JSD Teacher Afraid to Speak Out Publicly

Last night in a local store, I ran into an English teacher that works in Alpine School District. I asked him what he thought of Common Core and he was very much against it, but wouldn’t make a public statement about it, even anonymously. I got home and had received this email from a teacher in Jordan School District which is alarming and another indication of why teachers are afraid to speak out against Common Core.

“I recently attended a common core day of cheer leading for the sixth grade teachers in my district.  Money was used to pay for subs so that we could all hear for a day why the common core was so wonderful.  We were told that students would no longer be graded on completion of assignments or an average of assignment and test scores over a grading period.  Instead grading will be based on mastery of a subject.  How do we determine mastery?  The district has provided bench mark tests in language arts.  We were told that these are not mandatory BUT that if we did not use them they would become mandatory.  I find it scary that students will now be graded only on tests written by the core.  The final assessment was a research paper on modern revolutions.  Interesting how now in the sixth grade learning can be skewed to a political point of view that may or may not be historically accurate.  I find the curriculum scary and the measurement of learning terrifying. I know though that any questions I asked contrary to the core were met with anger and frustration. It was NOT allowed and dismissed to ask a question that was not common core friendly. I along with other teachers are afraid to speak out publicly against the core for fear of losing our jobs. I work in the Jordan school district.”

If the teacher who wrote this will please contact me with his/her name and phone number I will keep your identity confidential. I really want to speak with you.

6 thoughts on “JSD Teacher Afraid to Speak Out Publicly”

  1. Anything that does not come from the local level should be thrown out. Who know the needs better than those whose children are being taught. This is more of the “Big Brother” attitude which says that we know better than you what your children need. And we will furnish what they need.

  2. I too am an employee of JSD, although I am not a Teacher. We all need to take courage and speak out against common core for the sake of our children. Not to speak is to speak! God bless all who will stand against these kind of intrusions in our lives!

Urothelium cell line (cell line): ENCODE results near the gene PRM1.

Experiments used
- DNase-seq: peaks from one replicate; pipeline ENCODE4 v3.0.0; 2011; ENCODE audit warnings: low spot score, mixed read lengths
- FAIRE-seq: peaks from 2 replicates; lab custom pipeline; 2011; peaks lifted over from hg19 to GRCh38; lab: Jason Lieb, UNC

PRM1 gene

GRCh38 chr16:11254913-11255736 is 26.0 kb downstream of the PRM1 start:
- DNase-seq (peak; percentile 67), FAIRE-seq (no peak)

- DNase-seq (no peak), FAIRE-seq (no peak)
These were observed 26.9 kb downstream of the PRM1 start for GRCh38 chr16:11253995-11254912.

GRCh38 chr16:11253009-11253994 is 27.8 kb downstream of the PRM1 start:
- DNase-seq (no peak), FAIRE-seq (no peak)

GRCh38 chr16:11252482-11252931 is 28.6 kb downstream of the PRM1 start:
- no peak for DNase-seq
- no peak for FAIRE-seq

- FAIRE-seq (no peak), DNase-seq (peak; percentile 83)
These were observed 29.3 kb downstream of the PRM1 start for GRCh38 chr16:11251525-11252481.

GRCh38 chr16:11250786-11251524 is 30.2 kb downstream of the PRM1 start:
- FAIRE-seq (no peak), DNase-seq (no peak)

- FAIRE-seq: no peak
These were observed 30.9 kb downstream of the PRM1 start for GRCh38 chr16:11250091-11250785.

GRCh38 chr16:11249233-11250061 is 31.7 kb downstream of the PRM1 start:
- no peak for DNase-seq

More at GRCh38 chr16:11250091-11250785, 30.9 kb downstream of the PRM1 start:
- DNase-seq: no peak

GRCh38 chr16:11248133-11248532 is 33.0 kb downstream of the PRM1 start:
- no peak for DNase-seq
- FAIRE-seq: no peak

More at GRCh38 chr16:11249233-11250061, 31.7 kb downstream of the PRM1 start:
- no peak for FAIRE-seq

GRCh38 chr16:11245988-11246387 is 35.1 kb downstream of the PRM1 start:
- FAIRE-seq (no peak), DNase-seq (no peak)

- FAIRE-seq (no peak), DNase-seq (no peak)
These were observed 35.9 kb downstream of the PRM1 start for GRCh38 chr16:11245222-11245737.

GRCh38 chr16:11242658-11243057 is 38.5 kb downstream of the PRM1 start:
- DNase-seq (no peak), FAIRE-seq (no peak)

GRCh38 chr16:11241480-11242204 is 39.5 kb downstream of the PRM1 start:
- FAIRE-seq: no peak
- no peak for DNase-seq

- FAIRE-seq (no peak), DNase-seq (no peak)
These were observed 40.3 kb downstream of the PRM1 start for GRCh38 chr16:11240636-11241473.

3. This is so sickening. I have a child at a charter in Davis District. This child has some challenges that were swept under the rug for years by our previous district and now they are glaring at us. Child has IEP with goals and/or accomodations for some of these issues but kept telling us that she didn’t finish this or that assignment. However her grades showed as A’s. We contacted the school and asked if she was being graded on effort or what was expected. We were assured that she was being graded the same as all the other kids. Dialogue continued and the teacher finally admitted that she doesn’t make our child complete all assignments, they are considered done once she has achieved mastery and then extra credit is pushed instead. We’ve now asked how is mastery determined, why are you not letting child finish in order to work on strengthening deficit areas and why are you giving full credit for incomplete work. No response – it’s been almost a month.

  4. I noticed in our private online school that if our girls could not get the answer correct after a few tries they were told that they would move them forward anyway. Then they (teachers) would tell them they could do extra credit to make up for it. I noticed the extra credit would be something like listening to a speech like” It takes a village” by Hillary Clinton or something similar to it. These are people who believe very differently than we do.
    This is the ideology that they have been forcing on our children in public schools for a long time. It is one of the reasons we have not had our children in the system. But now has been put into our private school because of a large company buying into it.I felt they were not as concerned with teaching and challenging my girls as they were about pushing the extra credit. It is as if they do not want to pursue excellence in our children instead they want them to except they cannot do more. It takes away their belief that they can be high achievers.
    What better way to create a society of followers than to destroy their idea of being a high achiever or be the best they can be. If we stop challenging our children we stop their progression. Also we stop the progression of a free society.

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